Health

Kidney Donor Rides Cross-Country to Raise Awareness

Mark Scotch hopes people see how it's possible to live active lives after donating a life-saving organ.

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An organ donor is biking around the United States to convince others to follow in his footsteps.

Mark Scotch is a living organ donor and travels around the U.S. riding his bicycle to raise awareness for organ donation.

Scotch donated his kidney and is showing the world you can still have an active life after being an organ donor.

It's the kind of retirement Scotch wasn't expecting.

"I was kind of wondering what I was going to do in my retirement. This wasn't on the list. I tell you that right now," said Scotch.

A chance encounter with a stranger at a bar changed that.

Early in 2020, the 64-year-old from Wisconsin said he met a man who was on the waitlist for a kidney transplant.

"He said he had to go home and go on dialysis and he said he goes on dialysis every night for ten hours. His kidneys had failed as a stage five renal failure. He kind of said, 'I'm kind of looking for a kidney,' and I instantly said, 'You can have one of mine,'" Scotch said.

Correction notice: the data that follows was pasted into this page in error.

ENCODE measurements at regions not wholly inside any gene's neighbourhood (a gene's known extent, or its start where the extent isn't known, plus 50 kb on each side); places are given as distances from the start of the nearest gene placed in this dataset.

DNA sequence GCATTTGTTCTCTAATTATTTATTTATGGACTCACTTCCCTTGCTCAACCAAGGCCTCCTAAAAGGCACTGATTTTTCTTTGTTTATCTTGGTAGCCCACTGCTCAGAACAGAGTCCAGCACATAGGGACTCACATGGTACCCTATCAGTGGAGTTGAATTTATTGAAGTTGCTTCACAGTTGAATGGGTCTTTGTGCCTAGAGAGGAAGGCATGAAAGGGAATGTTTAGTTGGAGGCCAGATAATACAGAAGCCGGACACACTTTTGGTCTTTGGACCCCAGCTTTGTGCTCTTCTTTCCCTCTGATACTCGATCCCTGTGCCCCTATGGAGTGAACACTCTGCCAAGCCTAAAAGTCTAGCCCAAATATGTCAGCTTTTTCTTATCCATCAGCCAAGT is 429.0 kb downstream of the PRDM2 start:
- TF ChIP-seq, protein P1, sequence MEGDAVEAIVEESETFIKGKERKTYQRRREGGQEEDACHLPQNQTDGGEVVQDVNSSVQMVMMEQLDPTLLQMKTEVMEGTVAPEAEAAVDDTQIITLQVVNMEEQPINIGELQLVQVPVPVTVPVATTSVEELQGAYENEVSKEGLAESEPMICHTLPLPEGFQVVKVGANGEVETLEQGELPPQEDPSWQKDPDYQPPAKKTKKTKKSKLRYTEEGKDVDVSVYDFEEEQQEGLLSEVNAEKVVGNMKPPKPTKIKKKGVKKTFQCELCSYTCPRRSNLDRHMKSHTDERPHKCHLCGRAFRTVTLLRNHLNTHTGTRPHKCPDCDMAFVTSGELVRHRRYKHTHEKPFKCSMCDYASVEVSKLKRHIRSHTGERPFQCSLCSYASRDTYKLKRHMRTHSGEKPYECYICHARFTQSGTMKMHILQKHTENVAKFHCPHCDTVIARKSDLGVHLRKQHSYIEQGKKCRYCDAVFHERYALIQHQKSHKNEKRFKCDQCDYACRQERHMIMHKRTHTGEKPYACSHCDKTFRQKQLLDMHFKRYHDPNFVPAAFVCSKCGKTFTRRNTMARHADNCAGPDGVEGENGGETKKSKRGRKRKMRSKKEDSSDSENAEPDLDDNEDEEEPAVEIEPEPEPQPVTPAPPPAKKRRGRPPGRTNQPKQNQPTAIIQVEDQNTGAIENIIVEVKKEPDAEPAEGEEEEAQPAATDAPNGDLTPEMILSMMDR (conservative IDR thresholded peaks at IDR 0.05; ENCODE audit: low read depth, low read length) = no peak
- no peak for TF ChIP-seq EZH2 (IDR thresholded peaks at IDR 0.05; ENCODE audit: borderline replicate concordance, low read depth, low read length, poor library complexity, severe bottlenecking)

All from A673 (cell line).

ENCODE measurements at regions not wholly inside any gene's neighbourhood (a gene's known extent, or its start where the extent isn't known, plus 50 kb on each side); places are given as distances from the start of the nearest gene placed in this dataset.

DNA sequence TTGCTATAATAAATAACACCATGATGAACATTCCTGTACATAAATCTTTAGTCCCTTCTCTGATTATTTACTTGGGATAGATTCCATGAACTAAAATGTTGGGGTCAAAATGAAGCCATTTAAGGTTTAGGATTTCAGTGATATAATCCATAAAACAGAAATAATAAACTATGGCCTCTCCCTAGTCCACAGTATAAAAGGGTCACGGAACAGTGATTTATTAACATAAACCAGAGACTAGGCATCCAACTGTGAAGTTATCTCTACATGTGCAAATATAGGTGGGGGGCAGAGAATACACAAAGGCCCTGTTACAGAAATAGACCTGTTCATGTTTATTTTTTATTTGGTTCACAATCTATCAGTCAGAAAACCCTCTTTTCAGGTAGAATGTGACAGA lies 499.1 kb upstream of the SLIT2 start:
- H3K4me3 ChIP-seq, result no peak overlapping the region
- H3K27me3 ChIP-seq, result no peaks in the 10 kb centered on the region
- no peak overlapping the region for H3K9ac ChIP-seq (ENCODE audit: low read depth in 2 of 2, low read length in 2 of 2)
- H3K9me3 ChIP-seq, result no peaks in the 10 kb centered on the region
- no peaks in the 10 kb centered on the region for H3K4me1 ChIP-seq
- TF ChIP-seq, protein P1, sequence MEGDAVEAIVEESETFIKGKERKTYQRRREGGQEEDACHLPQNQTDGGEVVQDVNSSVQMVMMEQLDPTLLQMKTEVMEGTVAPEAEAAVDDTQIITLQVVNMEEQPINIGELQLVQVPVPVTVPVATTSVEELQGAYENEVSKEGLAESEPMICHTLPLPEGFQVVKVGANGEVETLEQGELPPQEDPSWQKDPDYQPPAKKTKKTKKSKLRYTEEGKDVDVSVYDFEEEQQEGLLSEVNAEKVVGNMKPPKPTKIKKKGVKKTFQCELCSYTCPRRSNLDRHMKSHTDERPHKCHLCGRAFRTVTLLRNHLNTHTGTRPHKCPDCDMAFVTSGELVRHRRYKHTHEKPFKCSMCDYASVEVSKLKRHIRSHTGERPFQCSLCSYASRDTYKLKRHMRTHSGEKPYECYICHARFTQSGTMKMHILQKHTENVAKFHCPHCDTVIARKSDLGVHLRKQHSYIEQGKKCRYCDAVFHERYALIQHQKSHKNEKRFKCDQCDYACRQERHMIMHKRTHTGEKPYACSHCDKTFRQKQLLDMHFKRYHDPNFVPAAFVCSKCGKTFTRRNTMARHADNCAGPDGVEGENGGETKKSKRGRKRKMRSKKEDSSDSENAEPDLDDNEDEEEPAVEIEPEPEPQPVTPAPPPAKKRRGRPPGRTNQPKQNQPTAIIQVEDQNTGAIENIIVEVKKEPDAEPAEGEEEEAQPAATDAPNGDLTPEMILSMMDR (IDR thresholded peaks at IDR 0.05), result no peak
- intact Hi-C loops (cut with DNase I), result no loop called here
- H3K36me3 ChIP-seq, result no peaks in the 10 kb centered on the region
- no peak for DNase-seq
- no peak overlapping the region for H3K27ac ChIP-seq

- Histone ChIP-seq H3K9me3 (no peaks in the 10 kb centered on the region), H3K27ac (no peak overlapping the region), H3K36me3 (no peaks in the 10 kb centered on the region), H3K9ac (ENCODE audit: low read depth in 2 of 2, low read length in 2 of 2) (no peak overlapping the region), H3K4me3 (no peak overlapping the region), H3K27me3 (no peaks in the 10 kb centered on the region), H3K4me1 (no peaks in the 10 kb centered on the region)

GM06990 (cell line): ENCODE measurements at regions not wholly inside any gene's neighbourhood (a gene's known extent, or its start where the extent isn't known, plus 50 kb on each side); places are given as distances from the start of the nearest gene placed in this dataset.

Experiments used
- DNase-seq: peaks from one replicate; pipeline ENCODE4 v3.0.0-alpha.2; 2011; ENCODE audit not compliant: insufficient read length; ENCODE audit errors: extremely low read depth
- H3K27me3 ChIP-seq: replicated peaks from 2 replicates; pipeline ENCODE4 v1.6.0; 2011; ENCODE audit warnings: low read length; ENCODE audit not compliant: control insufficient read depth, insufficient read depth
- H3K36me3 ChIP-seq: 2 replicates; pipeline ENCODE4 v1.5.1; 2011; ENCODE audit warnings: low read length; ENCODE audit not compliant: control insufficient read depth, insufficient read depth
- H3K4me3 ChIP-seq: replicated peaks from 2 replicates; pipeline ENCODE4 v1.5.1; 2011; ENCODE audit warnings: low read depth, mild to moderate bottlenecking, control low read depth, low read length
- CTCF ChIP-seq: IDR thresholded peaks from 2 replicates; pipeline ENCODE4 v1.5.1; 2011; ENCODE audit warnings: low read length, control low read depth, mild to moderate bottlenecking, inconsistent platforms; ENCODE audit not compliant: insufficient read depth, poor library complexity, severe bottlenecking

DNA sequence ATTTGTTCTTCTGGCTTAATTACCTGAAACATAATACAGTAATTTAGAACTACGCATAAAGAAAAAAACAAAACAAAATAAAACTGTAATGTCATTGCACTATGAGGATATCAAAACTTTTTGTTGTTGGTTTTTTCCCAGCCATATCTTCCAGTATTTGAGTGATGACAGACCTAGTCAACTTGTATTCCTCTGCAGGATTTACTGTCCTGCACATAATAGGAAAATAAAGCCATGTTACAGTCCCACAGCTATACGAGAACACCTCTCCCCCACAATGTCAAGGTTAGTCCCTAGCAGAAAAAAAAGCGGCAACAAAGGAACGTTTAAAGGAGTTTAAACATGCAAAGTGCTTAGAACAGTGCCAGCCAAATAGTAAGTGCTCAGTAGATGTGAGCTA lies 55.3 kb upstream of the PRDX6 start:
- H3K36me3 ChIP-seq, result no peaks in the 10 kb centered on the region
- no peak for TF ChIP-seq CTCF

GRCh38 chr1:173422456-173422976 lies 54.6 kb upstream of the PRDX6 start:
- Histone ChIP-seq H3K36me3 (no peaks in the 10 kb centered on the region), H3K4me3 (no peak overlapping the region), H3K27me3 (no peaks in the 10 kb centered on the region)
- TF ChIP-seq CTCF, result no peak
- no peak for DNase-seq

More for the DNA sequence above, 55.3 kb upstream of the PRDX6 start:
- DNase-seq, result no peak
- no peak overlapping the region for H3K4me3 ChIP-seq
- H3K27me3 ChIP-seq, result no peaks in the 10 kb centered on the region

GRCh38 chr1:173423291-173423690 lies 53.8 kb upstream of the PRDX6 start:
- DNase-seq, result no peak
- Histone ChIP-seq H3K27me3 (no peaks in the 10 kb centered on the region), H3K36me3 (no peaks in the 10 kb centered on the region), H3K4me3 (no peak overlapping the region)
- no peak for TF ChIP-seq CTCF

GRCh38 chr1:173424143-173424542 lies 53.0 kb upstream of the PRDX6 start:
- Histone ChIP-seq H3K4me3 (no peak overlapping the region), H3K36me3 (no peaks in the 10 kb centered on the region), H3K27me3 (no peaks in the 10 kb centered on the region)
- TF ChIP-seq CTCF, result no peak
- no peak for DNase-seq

He made good on that promise and since then, has journeyed across the United States to teach others about organ donation.

He calls it the Organ Trail, mapping his routes based on where a life was saved thanks to a donated kidney.

He documents his journeys on his website.

Most recently, he was in Fort Worth, where a transplant surgeon and the president of Baylor Scott & White All Saints Medical Center - Fort Worth rode alongside him.

Scotch says his mission is to prove that kidney donors can return to their previous level of activity and good health, functioning only on a single kidney, even if that includes vigorously sustained activities.

"I want to demonstrate that you can, as a donor, live a normal life after donation," said Scotch.

According to the National Kidney Foundation, 13 people die each day while waiting for a life-saving kidney transplant.

"I just say if we can save one person's life, it doesn't sound like much until you're that one person," said Scotch.

Right now, he's biking from Lubbock to Louisiana on this trip and he's planning to visit other hospitals as he rides through North Texas.

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